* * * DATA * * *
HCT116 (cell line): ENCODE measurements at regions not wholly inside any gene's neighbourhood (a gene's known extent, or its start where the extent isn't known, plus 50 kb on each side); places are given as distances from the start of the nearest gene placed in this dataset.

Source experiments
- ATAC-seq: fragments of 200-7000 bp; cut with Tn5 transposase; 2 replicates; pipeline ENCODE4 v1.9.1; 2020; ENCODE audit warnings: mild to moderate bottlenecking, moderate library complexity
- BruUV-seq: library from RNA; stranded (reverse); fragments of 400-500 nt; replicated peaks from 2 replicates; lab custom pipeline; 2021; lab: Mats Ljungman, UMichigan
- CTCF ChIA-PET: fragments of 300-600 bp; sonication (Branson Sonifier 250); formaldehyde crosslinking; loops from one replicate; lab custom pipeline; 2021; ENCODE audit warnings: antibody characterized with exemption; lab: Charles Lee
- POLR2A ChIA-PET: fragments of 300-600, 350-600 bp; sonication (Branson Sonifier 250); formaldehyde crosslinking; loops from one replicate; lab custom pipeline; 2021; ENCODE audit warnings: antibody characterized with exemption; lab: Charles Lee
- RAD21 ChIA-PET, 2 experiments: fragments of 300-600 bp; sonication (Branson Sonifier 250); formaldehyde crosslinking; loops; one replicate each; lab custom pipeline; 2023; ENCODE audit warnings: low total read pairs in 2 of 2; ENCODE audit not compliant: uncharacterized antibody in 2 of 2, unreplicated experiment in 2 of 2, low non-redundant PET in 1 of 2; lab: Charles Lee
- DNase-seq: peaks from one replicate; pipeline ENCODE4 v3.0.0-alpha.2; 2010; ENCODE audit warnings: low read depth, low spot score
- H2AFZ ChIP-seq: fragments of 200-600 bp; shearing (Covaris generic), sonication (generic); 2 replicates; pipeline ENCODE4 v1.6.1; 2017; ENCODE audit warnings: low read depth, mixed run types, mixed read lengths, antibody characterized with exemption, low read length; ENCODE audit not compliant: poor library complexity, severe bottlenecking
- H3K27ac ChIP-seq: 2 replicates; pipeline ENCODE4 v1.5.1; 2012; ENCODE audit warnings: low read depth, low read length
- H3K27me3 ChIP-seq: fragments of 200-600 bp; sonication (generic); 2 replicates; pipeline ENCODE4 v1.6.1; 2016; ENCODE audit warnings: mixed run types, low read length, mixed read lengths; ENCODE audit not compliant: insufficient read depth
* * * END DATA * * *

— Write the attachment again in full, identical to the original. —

HCT116 (cell line): ENCODE measurements at regions not wholly inside any gene's neighbourhood (a gene's known extent, or its start where the extent isn't known, plus 50 kb on each side); places are given as distances from the start of the nearest gene placed in this dataset.

Source experiments
- ATAC-seq: fragments of 200-7000 bp; cut with Tn5 transposase; 2 replicates; pipeline ENCODE4 v1.9.1; 2020; ENCODE audit warnings: mild to moderate bottlenecking, moderate library complexity
- BruUV-seq: library from RNA; stranded (reverse); fragments of 400-500 nt; replicated peaks from 2 replicates; lab custom pipeline; 2021; lab: Mats Ljungman, UMichigan
- CTCF ChIA-PET: fragments of 300-600 bp; sonication (Branson Sonifier 250); formaldehyde crosslinking; loops from one replicate; lab custom pipeline; 2021; ENCODE audit warnings: antibody characterized with exemption; lab: Charles Lee
- POLR2A ChIA-PET: fragments of 300-600, 350-600 bp; sonication (Branson Sonifier 250); formaldehyde crosslinking; loops from one replicate; lab custom pipeline; 2021; ENCODE audit warnings: antibody characterized with exemption; lab: Charles Lee
- RAD21 ChIA-PET, 2 experiments: fragments of 300-600 bp; sonication (Branson Sonifier 250); formaldehyde crosslinking; loops; one replicate each; lab custom pipeline; 2023; ENCODE audit warnings: low total read pairs in 2 of 2; ENCODE audit not compliant: uncharacterized antibody in 2 of 2, unreplicated experiment in 2 of 2, low non-redundant PET in 1 of 2; lab: Charles Lee
- DNase-seq: peaks from one replicate; pipeline ENCODE4 v3.0.0-alpha.2; 2010; ENCODE audit warnings: low read depth, low spot score
- H2AFZ ChIP-seq: fragments of 200-600 bp; shearing (Covaris generic), sonication (generic); 2 replicates; pipeline ENCODE4 v1.6.1; 2017; ENCODE audit warnings: low read depth, mixed run types, mixed read lengths, antibody characterized with exemption, low read length; ENCODE audit not compliant: poor library complexity, severe bottlenecking
- H3K27ac ChIP-seq: 2 replicates; pipeline ENCODE4 v1.5.1; 2012; ENCODE audit warnings: low read depth, low read length
- H3K27me3 ChIP-seq: fragments of 200-600 bp; sonication (generic); 2 replicates; pipeline ENCODE4 v1.6.1; 2016; ENCODE audit warnings: mixed run types, low read length, mixed read lengths; ENCODE audit not compliant: insufficient read depth